Rubus cissoides A. Cunn.

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Credits

Article from Bean's Trees and Shrubs Hardy in the British Isles

Recommended citation
'Rubus cissoides' from the website Trees and Shrubs Online (treesandshrubsonline.org/articles/rubus/rubus-cissoides/). Accessed 2022-10-03.

Genus

Common Names

  • Bush Lawyer

Synonyms

  • R. australia var. cissoides (A. Cunn.) Hook. f.
  • R. australis sens. some authors, in part, not Forst.

Glossary

cordate
Heart-shaped (i.e. with two equal lobes at the base).
androdioecious
With only male or only hermaphrodite flowers on individual plants.
glabrous
Lacking hairs smooth. glabrescent Becoming hairless.
lanceolate
Lance-shaped; broadest in middle tapering to point.
linear
Strap-shaped.
ovate
Egg-shaped; broadest towards the stem.
serrate
With saw-like teeth at edge. serrulate Minutely serrate.
truncate
Appearing as if cut off.
unisexual
Having only male or female organs in a flower.

References

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Credits

Article from Bean's Trees and Shrubs Hardy in the British Isles

Recommended citation
'Rubus cissoides' from the website Trees and Shrubs Online (treesandshrubsonline.org/articles/rubus/rubus-cissoides/). Accessed 2022-10-03.

A climbing evergreen dioecious shrub, sometimes reaching to the top of lofty trees in the wild; main stems stout, unarmed; branchlets armed with hooked, reddish prickles. Leaves with three to five leaflets, which are glabrous and glossy above, of leathery texture, serrate, varying much in shape: in some forms (believed to be a juvenile phase) they are linear-lanceolate, 3 to 6 in. long but only 18 to 38 in. wide, in others ovate-lanceolate, 212 to 6 in. long and about 1 in. wide, with a somewhat cordate base, in others again relatively broader, with a truncate or oblique base; main-stalk and the stalks of the leaflets armed with recurved prickles. Flowers unisexual, white, about 12 in. across, produced in often much-branched panicles up to 2 ft long. Fruits about 14 in. wide, reddish orange, only produced when both sexes are grown.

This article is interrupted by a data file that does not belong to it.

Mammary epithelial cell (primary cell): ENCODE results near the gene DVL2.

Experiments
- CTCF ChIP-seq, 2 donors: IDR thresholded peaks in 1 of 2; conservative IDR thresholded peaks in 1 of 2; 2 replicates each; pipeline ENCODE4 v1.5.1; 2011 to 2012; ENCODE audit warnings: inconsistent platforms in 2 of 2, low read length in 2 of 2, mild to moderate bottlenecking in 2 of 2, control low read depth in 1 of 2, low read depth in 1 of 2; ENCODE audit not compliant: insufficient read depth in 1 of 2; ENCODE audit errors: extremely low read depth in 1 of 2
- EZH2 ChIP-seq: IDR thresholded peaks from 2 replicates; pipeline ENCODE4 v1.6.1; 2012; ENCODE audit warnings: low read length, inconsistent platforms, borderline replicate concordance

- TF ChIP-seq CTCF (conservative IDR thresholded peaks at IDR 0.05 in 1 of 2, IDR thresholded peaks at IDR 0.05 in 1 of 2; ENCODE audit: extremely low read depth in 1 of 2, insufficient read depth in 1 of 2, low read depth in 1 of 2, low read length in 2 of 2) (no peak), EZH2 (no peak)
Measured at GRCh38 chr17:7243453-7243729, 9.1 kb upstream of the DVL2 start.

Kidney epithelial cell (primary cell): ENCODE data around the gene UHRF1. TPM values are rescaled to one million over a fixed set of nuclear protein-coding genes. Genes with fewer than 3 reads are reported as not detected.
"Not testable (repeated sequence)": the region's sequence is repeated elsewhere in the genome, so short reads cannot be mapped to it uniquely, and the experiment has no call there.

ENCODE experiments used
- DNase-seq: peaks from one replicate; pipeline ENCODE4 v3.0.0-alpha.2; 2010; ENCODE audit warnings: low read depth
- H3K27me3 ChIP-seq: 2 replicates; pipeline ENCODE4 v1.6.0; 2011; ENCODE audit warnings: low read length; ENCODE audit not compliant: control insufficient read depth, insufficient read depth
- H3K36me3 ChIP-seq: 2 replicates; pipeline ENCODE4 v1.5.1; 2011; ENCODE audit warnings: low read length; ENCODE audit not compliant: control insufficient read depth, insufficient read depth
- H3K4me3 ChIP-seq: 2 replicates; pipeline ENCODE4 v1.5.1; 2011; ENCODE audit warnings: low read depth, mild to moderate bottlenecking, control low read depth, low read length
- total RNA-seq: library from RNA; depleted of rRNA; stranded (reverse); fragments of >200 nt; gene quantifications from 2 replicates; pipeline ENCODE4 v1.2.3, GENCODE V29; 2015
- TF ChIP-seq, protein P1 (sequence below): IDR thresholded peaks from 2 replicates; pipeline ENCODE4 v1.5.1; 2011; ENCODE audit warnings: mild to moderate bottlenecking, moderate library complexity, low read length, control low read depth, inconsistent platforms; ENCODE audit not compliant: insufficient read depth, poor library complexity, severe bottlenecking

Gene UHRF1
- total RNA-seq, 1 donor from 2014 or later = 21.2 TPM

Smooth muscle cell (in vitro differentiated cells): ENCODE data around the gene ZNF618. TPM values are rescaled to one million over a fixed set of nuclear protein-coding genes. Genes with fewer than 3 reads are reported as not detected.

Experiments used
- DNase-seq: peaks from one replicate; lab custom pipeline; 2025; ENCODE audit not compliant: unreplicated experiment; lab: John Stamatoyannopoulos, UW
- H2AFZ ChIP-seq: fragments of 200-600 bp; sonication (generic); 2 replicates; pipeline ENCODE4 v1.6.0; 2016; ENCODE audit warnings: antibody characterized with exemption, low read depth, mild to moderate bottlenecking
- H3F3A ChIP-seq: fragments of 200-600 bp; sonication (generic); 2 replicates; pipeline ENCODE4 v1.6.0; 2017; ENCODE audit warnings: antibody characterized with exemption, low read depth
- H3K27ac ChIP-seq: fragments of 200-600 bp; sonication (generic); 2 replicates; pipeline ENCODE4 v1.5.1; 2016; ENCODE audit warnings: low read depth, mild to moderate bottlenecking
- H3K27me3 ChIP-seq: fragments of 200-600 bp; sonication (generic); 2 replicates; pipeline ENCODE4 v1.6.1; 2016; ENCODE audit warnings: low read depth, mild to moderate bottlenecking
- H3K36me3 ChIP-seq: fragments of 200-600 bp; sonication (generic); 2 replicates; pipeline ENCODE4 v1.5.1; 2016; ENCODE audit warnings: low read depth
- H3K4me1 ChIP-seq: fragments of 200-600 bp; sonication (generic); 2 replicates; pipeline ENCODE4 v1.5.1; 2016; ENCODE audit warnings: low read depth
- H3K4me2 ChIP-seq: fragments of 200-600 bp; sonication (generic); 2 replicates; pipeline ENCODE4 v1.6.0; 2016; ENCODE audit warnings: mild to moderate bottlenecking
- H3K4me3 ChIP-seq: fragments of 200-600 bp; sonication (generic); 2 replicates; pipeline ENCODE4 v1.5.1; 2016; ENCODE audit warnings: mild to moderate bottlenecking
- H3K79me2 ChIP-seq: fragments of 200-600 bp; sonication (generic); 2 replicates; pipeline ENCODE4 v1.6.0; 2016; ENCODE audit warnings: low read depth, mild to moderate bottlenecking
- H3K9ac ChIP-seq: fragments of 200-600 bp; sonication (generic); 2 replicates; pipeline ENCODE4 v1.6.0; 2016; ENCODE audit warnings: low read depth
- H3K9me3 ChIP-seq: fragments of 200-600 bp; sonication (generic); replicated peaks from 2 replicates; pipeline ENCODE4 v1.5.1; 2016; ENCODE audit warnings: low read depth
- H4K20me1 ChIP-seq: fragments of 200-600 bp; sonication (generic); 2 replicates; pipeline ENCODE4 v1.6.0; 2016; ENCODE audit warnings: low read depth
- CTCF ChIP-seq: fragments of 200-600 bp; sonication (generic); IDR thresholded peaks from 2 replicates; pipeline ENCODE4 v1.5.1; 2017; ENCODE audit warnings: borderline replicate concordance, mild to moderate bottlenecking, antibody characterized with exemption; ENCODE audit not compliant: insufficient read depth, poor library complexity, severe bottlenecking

Native of New Zealand. It is the most handsome of the New Zealand Rubi, at least in flower, but tender away from a wall outside the milder parts. It has been confused with R. australis Forst., which has smaller, thinner, long-stalked leaflets up to 2 in. long and 134 in. wide; shorter panicles, to 8 in. long, sometimes reduced to racemes; and yellowish fruits.


R squarrosus Fritsch

Synonyms
R. cissoides var. pauperatus Kirk

In the forests this is a tall climber, its leaves composed of three or five leaflets, which are ovate or ovate-lanceolate, up to 2{1/2} in. or slightly more long. Flowers yellowish, in panicles to 6 in. long. Prickles of branchlets yellow. In open places, however, it forms a low, intricately branched shrub with green stems and ‘skeletonised’ leaves: the blade of the leaflet is reduced almost to nothing, being {1/4} to {1/2} in. long and {1/16} to {1/8} in. wide, while the main stalk and the stalks of the leaflets are up to 8 in. long and usually strongly armed with prickles. This form is well illustrated in Davies, New Zealand Native Plant Studies (1956), p. 71. According to Cockayne, such plants, growing in shade, develop larger leaflets and may bear flowers (which apparently the skeletonised form never does).